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Benghazi
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Benghazi

The new seafront of Benghazi, Libya.
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The new seafront of Benghazi.

Benghazi, Libya.
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Benghazi, Libya.
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Freedom Square, with the Atiq Mosque in the back. Benghazi, Libya.
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Freedom Square, with the Atiq Mosque in the back.

The former Christian cathedral of Benghazi, Libya.
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The former Christian cathedral.

Benghazi, Libya.
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Travel information from
LookLex / Libya
Benghazi: Introduction
Former cathedral
Old city
Suuq Jreed
Great hotels

City in northeastern Libya with 950,000 inhabitants (2005 estimate), on the Gulf of Sidra, a part of the Mediterranean Sea. It is the second largest city in Libya, and the dominating in the eastern Cyrenaica region, and is the capital of the district of Benghazi.
Important industries include salt processing, oil refining, food processing, cement manufacturing, tanning, brewing and sponge and tuna fishing. The region of Benghazi has some agriculture producing cereals, dates, olives, and livestock for wool and flesh. Benghazi's main exports are sponges, hides and wool. Fresh water is provided by one of the world's largest desalinization plants.
Benghazi's airport lies 32 km to the east, and connects Benghazi with some foreign cities, as well as the major cities of Libya. Roads connect Benghazi with other Libyan centres on the Mediterranean coast, as well as the interior. Tripoli lies 1,000 km to the west.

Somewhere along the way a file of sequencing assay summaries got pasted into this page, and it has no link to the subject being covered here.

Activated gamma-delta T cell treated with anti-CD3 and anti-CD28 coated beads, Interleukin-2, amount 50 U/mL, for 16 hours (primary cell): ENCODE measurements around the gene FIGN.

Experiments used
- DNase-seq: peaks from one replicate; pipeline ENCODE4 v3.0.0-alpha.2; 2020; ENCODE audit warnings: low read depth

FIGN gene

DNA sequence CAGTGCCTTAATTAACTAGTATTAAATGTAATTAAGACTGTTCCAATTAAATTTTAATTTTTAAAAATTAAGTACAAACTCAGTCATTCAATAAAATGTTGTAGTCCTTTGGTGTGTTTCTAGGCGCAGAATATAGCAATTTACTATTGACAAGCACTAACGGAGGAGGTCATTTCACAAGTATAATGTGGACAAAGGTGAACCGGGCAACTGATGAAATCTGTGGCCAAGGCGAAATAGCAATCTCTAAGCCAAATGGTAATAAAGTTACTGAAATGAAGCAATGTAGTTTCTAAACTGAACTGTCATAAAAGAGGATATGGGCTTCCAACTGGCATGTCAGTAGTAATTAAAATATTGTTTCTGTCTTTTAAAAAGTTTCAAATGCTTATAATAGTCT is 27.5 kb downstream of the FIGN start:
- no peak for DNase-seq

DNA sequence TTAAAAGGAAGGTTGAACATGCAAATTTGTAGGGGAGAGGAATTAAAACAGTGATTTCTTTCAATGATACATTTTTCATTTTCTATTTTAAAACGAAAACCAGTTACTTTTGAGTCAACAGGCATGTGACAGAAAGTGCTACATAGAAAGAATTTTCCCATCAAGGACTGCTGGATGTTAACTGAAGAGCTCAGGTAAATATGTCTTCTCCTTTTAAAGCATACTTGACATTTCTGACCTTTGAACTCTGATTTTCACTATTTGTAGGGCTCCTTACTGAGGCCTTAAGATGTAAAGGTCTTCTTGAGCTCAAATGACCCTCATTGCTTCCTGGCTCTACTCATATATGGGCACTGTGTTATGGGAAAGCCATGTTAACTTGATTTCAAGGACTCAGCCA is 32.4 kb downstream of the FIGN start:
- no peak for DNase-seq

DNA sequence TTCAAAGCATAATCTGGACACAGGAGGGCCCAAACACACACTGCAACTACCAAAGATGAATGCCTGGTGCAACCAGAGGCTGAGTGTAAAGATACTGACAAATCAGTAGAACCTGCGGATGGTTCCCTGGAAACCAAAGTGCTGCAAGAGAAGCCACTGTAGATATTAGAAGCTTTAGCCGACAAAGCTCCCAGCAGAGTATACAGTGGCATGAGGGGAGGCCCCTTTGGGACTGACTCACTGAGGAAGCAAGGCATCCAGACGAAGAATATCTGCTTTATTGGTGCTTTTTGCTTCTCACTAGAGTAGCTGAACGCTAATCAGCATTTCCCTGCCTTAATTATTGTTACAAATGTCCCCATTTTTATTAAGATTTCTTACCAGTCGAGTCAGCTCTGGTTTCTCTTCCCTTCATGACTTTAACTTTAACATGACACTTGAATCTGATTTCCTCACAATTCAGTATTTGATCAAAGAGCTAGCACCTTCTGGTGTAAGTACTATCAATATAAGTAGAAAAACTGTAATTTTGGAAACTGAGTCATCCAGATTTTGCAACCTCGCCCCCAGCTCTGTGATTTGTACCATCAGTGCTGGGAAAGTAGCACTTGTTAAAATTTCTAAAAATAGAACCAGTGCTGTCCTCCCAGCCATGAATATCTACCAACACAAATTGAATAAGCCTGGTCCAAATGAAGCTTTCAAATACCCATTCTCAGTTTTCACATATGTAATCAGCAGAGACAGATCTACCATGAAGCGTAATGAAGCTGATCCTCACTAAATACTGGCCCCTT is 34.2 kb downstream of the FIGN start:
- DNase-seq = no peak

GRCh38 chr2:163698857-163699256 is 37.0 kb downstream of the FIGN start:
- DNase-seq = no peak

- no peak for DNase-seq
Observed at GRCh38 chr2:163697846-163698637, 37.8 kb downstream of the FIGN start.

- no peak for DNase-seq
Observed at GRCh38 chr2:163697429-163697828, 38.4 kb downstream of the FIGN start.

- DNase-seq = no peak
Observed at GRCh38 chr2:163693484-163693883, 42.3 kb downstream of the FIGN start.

Benghazi has several national government buildings, and serves several functions normally associated with a country's capital. The university Gar Younis was established in 1955.

History
6th century BCE: Founded by Greeks from the nearby settlement of Cyrene. The city is named Euseperides.
249: Euseperides is refounded by the Egyptians, and given the additional name Barneek (or Berenice), after the wife of the Egyptian pharaoh Ptolemy 3's wife. It became the most important city of Cyrenaica.
5th century CE: Barneek suffers great damage from invading Vandals.
642: Invasion and annexation by the Muslim Arabs. By this time, Barneek had become an insignificant village.
15th century: The city is named after Ibn Ghazi, a local holy man, and is in full called Bani Ghazi, "tribe of Ghazi."
16th century: Invasion by the Ottomans, and Bani Ghazi is incorporated into the empire.
1711: Comes under regional control of Tripoli, when the city's ruling Karamanli family relinquishes control.
1835: Comes under direct rule of Istanbul, and is generally neglected, and would eventually become the poorest region in the empire, without paved roads, telegraph or a decent harbour.
1858: Many of the inhabitants die from bubonic plague.
1874: A second attack of bubonic plague kills a large number of the inhabitants.
1911 October: Is occupied by Italy during the Turko-Italian War, together with most of the lands making up modern Libya. The region of Benghazi, called Cyrenaica, is granted the status of colony. A period of heavy repression starts, and Benghazi becomes a centre for Libyan resistance over the next 20 years, before Italian control is finally established.
1940-42: During World War 2, Benghazi is bombed more than 1,000 times by European forces.
1942 November: After changing hands 5 times, it comes under British control. They keep their control even after the end of the war.
1949: King Idris makes Benghazi capital of Barka, comprising the eastern Mediterranean coast of Libya.
1950's: Libyan independence leads to many projects for the improvement of Benghazi's infrastructure.
1986 April 17: Libya is bombed by USA.
1995 September: Libyan authorities clash down on Islamists, leading to the arrest of thousands of both Libyans and foreigners, especially Sudanese.




By Tore Kjeilen